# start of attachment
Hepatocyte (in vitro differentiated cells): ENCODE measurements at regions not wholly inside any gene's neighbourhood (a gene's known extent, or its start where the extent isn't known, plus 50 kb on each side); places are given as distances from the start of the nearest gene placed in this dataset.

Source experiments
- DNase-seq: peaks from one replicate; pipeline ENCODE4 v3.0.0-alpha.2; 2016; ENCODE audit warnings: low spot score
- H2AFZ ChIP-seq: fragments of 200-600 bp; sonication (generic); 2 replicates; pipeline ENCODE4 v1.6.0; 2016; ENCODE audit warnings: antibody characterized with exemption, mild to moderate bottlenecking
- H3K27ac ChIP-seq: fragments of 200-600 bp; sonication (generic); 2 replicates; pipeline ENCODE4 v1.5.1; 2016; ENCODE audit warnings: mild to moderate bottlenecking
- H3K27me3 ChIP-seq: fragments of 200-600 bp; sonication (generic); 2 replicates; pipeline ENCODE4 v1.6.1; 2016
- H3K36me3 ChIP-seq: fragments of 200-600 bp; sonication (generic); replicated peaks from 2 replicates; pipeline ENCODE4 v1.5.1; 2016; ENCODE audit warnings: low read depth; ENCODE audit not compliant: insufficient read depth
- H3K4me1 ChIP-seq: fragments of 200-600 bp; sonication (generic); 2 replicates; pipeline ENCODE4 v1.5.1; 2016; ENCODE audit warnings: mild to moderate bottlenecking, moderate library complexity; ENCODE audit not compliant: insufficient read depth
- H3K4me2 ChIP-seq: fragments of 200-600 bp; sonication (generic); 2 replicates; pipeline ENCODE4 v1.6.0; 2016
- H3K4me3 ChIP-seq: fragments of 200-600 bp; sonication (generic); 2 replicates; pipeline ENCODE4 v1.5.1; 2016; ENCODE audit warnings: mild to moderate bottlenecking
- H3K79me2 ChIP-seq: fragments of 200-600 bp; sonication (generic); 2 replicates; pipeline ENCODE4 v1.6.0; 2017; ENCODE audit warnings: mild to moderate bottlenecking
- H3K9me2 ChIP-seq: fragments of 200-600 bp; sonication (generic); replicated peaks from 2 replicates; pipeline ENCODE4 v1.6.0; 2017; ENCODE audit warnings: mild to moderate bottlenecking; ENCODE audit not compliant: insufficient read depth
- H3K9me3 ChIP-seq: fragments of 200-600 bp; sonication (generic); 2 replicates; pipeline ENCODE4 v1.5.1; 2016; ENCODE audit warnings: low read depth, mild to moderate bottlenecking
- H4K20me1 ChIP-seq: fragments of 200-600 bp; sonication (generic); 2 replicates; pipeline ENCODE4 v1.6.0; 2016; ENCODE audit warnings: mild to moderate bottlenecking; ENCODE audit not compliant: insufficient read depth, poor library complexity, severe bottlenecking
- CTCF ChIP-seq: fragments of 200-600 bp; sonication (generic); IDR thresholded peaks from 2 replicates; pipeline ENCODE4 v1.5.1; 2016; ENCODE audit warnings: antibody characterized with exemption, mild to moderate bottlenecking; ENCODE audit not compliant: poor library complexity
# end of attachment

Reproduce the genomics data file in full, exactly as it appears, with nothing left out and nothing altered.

Hepatocyte (in vitro differentiated cells): ENCODE measurements at regions not wholly inside any gene's neighbourhood (a gene's known extent, or its start where the extent isn't known, plus 50 kb on each side); places are given as distances from the start of the nearest gene placed in this dataset.

Source experiments
- DNase-seq: peaks from one replicate; pipeline ENCODE4 v3.0.0-alpha.2; 2016; ENCODE audit warnings: low spot score
- H2AFZ ChIP-seq: fragments of 200-600 bp; sonication (generic); 2 replicates; pipeline ENCODE4 v1.6.0; 2016; ENCODE audit warnings: antibody characterized with exemption, mild to moderate bottlenecking
- H3K27ac ChIP-seq: fragments of 200-600 bp; sonication (generic); 2 replicates; pipeline ENCODE4 v1.5.1; 2016; ENCODE audit warnings: mild to moderate bottlenecking
- H3K27me3 ChIP-seq: fragments of 200-600 bp; sonication (generic); 2 replicates; pipeline ENCODE4 v1.6.1; 2016
- H3K36me3 ChIP-seq: fragments of 200-600 bp; sonication (generic); replicated peaks from 2 replicates; pipeline ENCODE4 v1.5.1; 2016; ENCODE audit warnings: low read depth; ENCODE audit not compliant: insufficient read depth
- H3K4me1 ChIP-seq: fragments of 200-600 bp; sonication (generic); 2 replicates; pipeline ENCODE4 v1.5.1; 2016; ENCODE audit warnings: mild to moderate bottlenecking, moderate library complexity; ENCODE audit not compliant: insufficient read depth
- H3K4me2 ChIP-seq: fragments of 200-600 bp; sonication (generic); 2 replicates; pipeline ENCODE4 v1.6.0; 2016
- H3K4me3 ChIP-seq: fragments of 200-600 bp; sonication (generic); 2 replicates; pipeline ENCODE4 v1.5.1; 2016; ENCODE audit warnings: mild to moderate bottlenecking
- H3K79me2 ChIP-seq: fragments of 200-600 bp; sonication (generic); 2 replicates; pipeline ENCODE4 v1.6.0; 2017; ENCODE audit warnings: mild to moderate bottlenecking
- H3K9me2 ChIP-seq: fragments of 200-600 bp; sonication (generic); replicated peaks from 2 replicates; pipeline ENCODE4 v1.6.0; 2017; ENCODE audit warnings: mild to moderate bottlenecking; ENCODE audit not compliant: insufficient read depth
- H3K9me3 ChIP-seq: fragments of 200-600 bp; sonication (generic); 2 replicates; pipeline ENCODE4 v1.5.1; 2016; ENCODE audit warnings: low read depth, mild to moderate bottlenecking
- H4K20me1 ChIP-seq: fragments of 200-600 bp; sonication (generic); 2 replicates; pipeline ENCODE4 v1.6.0; 2016; ENCODE audit warnings: mild to moderate bottlenecking; ENCODE audit not compliant: insufficient read depth, poor library complexity, severe bottlenecking
- CTCF ChIP-seq: fragments of 200-600 bp; sonication (generic); IDR thresholded peaks from 2 replicates; pipeline ENCODE4 v1.5.1; 2016; ENCODE audit warnings: antibody characterized with exemption, mild to moderate bottlenecking; ENCODE audit not compliant: poor library complexity